Playlist.  Listen.




  1. Every Kind of Music but Country
  2. Rock Bottom, Population 1 [MP3]
  3. The Buck Starts Here
  4. (I Love) Nickels and Dimes
  5. Barely Human
  6. I'd Be Lonesome
  7. She Took A Lot of Pills (and Died)
  8. We'll Burn Together
  9. Let's Live Together
  10. The Scrapple Song
  11. Pete Way's Trousers
  12. Tears Only Run One Way [MP3]
  13. Papa Was a Steel-Headed Man

A classic.  Every track a stone cold gem, friends.  We mean it.

Robbie Fulks Country Love Songs

BS 011 1996 $6.95
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Robbie's debut CD was the surprise hit of '96, and served notice that a) Country Music did NOT have to suck b) that he was a top-notch songwriter and performer and c) things in the underground country scene were never going to be the same. Truly the bar had been raised.

Let's let Robbie describe it:
"13 original country songs with an early 50's production aesthetic (hot vocals, robust bass, live instrumental tracks) and arrangement, reviving certain types of songs long abandoned by mainstream country music. Likewise in retro spirit, these songs will frequently violate current country songwriting trends which hold as taboo themes of negativism, forceful expression, and points of view uncongenial to the prevailing ideology of fatuous feelgoodism; they will instead reflect a modern sensibility in their emotional graphicness, vigorous iconoclasm, and sense of humor. In composition and presentation the music will honestly reflect the heart and personality of its author/singer, and in its fundamental sincerity will stand resolutely against the poisonous tides of camp."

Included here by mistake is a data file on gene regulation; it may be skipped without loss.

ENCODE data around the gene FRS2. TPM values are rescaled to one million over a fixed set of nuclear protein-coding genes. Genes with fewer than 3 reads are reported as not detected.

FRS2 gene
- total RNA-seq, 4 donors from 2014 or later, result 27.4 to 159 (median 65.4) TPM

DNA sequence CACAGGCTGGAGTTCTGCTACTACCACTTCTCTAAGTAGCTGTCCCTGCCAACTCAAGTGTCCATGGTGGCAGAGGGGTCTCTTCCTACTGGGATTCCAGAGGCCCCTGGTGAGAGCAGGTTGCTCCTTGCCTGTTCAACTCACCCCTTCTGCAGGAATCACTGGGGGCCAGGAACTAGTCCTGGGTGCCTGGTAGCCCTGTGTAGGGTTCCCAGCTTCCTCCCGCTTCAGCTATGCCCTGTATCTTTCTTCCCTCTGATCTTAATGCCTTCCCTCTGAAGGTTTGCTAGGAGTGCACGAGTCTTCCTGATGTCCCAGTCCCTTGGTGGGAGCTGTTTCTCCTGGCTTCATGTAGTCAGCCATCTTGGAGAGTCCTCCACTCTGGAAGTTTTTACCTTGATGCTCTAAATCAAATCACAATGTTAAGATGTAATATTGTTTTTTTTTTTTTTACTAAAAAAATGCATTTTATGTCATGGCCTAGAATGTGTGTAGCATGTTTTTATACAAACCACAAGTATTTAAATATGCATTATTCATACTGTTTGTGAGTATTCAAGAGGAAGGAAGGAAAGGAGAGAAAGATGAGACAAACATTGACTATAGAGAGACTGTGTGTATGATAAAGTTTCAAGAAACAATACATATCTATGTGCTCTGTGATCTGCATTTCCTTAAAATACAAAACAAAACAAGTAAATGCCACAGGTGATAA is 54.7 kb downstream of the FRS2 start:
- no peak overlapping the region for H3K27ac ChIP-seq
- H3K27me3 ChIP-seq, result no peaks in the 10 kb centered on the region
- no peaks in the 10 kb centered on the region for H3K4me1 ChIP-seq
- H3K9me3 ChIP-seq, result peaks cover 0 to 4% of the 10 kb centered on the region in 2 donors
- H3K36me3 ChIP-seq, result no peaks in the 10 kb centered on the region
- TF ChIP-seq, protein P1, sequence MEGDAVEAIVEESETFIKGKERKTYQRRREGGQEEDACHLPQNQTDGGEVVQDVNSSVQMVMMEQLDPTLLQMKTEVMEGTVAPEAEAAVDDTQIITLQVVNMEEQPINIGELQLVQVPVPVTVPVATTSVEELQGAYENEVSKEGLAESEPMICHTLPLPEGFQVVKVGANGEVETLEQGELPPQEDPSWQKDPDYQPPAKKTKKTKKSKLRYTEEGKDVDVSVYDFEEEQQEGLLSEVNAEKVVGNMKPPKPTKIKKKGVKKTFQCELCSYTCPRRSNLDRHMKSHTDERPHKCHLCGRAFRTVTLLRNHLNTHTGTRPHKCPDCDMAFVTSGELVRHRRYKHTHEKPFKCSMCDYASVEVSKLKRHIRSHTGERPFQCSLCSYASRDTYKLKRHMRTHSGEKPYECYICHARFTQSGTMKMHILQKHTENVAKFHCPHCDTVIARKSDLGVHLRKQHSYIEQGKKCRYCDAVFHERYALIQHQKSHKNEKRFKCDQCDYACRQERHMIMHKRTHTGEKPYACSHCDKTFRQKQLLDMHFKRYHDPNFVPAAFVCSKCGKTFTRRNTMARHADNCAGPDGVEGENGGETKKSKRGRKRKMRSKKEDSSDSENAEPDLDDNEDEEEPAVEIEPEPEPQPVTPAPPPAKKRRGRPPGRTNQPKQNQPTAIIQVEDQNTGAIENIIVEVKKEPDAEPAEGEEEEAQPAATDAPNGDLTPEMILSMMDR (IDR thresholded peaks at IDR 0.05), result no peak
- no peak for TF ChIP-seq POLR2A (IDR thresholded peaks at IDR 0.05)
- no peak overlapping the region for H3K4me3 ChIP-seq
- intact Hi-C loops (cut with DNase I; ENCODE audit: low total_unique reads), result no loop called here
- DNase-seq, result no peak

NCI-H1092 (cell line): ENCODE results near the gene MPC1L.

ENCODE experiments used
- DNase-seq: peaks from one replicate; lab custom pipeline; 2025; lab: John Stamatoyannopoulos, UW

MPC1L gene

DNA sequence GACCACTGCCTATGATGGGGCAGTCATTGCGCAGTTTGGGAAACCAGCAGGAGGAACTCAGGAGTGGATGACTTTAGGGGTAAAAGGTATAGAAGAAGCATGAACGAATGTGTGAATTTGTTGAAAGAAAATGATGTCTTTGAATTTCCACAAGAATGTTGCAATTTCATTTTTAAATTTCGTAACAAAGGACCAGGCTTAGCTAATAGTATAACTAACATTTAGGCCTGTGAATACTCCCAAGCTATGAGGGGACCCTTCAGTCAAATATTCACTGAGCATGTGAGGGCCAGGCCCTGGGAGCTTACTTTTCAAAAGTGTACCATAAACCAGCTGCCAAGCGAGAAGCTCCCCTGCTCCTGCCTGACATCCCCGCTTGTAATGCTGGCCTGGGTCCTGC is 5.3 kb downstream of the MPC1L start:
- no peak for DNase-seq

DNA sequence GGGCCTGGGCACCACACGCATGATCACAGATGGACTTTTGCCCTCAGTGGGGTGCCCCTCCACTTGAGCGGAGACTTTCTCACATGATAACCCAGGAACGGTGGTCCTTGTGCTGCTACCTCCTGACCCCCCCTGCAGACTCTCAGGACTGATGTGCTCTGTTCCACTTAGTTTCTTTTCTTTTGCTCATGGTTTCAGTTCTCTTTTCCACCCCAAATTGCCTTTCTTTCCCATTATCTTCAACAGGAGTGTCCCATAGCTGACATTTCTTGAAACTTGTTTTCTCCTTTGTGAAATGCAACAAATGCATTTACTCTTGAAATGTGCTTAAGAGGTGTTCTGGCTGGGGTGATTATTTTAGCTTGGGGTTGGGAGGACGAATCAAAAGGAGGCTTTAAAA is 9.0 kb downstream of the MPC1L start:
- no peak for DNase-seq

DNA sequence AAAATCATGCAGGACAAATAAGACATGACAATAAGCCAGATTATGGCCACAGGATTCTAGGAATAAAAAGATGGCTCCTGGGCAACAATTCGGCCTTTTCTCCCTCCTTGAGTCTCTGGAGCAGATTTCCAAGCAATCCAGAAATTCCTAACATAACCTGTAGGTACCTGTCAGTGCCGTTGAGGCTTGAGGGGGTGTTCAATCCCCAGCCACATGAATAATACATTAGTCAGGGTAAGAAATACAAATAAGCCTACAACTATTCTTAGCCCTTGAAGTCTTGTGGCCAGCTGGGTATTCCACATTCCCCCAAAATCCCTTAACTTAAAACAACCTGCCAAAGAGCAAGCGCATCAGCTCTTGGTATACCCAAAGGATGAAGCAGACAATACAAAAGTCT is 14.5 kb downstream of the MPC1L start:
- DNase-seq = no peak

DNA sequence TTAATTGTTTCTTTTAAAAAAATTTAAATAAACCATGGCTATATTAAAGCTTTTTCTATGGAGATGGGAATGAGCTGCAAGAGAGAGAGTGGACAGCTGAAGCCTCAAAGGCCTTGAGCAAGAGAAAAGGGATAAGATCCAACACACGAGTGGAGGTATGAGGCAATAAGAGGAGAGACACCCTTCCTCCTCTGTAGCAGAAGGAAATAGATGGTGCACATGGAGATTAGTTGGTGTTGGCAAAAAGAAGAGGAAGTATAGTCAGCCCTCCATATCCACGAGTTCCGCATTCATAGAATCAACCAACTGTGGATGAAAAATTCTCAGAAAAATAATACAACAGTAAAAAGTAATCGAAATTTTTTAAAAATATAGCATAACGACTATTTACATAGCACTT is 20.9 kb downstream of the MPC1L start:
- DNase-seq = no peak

SO THERE!! Co-produced by Steve Albini, and features appearances by the Skeletons, and Tom Brumley (of the Buckaroos), and drop-dead, now classic cool honky tonk gems like "Every Kinda Music But Country," "The Buck Starts Here," and the sing-a-long fave "She Took A Lot Of Pills (And Died)."

"With wit, chops, and attitude to spare, it's one of the most forward-looking evocations of the early '60s Bakersfield sound you're likely to hear... Indeed, anybody who makes a fiddle-and-steel record with punk ideologue Steve Albini must have at least one eye on the future." —Nashville Scene

"This time next year you might still find yourself saying that Country Love Songs was the best goddamn CD you got in '96." —Chicago New City